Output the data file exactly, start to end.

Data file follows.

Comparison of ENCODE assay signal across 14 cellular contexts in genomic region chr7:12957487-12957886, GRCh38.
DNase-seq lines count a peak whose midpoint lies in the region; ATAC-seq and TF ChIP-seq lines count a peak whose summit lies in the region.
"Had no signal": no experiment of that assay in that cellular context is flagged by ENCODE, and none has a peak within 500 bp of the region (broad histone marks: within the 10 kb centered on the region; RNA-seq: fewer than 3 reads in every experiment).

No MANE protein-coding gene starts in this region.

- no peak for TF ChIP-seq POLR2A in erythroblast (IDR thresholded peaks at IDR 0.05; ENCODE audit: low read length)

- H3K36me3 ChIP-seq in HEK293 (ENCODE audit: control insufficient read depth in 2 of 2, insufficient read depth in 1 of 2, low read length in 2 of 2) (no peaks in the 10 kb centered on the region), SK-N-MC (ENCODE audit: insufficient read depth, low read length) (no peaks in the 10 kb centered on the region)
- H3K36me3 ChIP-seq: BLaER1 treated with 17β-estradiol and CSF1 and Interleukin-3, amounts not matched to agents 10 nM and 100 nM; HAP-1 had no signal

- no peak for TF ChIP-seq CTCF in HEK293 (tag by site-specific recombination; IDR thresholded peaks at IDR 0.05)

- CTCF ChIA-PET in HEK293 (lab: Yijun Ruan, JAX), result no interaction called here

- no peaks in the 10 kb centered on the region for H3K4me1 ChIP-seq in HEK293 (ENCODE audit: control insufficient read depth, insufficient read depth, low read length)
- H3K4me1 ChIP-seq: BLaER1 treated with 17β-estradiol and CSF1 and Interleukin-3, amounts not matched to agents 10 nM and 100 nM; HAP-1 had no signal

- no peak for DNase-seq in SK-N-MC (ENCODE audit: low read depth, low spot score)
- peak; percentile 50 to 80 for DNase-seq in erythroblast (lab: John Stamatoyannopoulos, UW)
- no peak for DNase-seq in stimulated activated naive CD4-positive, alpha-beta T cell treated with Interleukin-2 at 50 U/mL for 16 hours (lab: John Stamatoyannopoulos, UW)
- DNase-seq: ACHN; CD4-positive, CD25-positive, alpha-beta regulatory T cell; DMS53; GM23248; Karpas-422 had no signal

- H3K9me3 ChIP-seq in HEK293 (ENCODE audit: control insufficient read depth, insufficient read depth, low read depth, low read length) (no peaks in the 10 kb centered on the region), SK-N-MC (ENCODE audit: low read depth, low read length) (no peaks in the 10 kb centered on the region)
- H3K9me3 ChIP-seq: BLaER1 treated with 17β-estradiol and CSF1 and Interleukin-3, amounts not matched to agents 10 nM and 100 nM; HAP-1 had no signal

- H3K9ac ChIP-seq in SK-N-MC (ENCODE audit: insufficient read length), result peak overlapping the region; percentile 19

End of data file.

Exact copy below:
Comparison of ENCODE assay signal across 14 cellular contexts in genomic region chr7:12957487-12957886, GRCh38.
DNase-seq lines count a peak whose midpoint lies in the region; ATAC-seq and TF ChIP-seq lines count a peak whose summit lies in the region.
"Had no signal": no experiment of that assay in that cellular context is flagged by ENCODE, and none has a peak within 500 bp of the region (broad histone marks: within the 10 kb centered on the region; RNA-seq: fewer than 3 reads in every experiment).

No MANE protein-coding gene starts in this region.

- no peak for TF ChIP-seq POLR2A in erythroblast (IDR thresholded peaks at IDR 0.05; ENCODE audit: low read length)

- H3K36me3 ChIP-seq in HEK293 (ENCODE audit: control insufficient read depth in 2 of 2, insufficient read depth in 1 of 2, low read length in 2 of 2) (no peaks in the 10 kb centered on the region), SK-N-MC (ENCODE audit: insufficient read depth, low read length) (no peaks in the 10 kb centered on the region)
- H3K36me3 ChIP-seq: BLaER1 treated with 17β-estradiol and CSF1 and Interleukin-3, amounts not matched to agents 10 nM and 100 nM; HAP-1 had no signal

- no peak for TF ChIP-seq CTCF in HEK293 (tag by site-specific recombination; IDR thresholded peaks at IDR 0.05)

- CTCF ChIA-PET in HEK293 (lab: Yijun Ruan, JAX), result no interaction called here

- no peaks in the 10 kb centered on the region for H3K4me1 ChIP-seq in HEK293 (ENCODE audit: control insufficient read depth, insufficient read depth, low read length)
- H3K4me1 ChIP-seq: BLaER1 treated with 17β-estradiol and CSF1 and Interleukin-3, amounts not matched to agents 10 nM and 100 nM; HAP-1 had no signal

- no peak for DNase-seq in SK-N-MC (ENCODE audit: low read depth, low spot score)
- peak; percentile 50 to 80 for DNase-seq in erythroblast (lab: John Stamatoyannopoulos, UW)
- no peak for DNase-seq in stimulated activated naive CD4-positive, alpha-beta T cell treated with Interleukin-2 at 50 U/mL for 16 hours (lab: John Stamatoyannopoulos, UW)
- DNase-seq: ACHN; CD4-positive, CD25-positive, alpha-beta regulatory T cell; DMS53; GM23248; Karpas-422 had no signal

- H3K9me3 ChIP-seq in HEK293 (ENCODE audit: control insufficient read depth, insufficient read depth, low read depth, low read length) (no peaks in the 10 kb centered on the region), SK-N-MC (ENCODE audit: low read depth, low read length) (no peaks in the 10 kb centered on the region)
- H3K9me3 ChIP-seq: BLaER1 treated with 17β-estradiol and CSF1 and Interleukin-3, amounts not matched to agents 10 nM and 100 nM; HAP-1 had no signal

- H3K9ac ChIP-seq in SK-N-MC (ENCODE audit: insufficient read length), result peak overlapping the region; percentile 19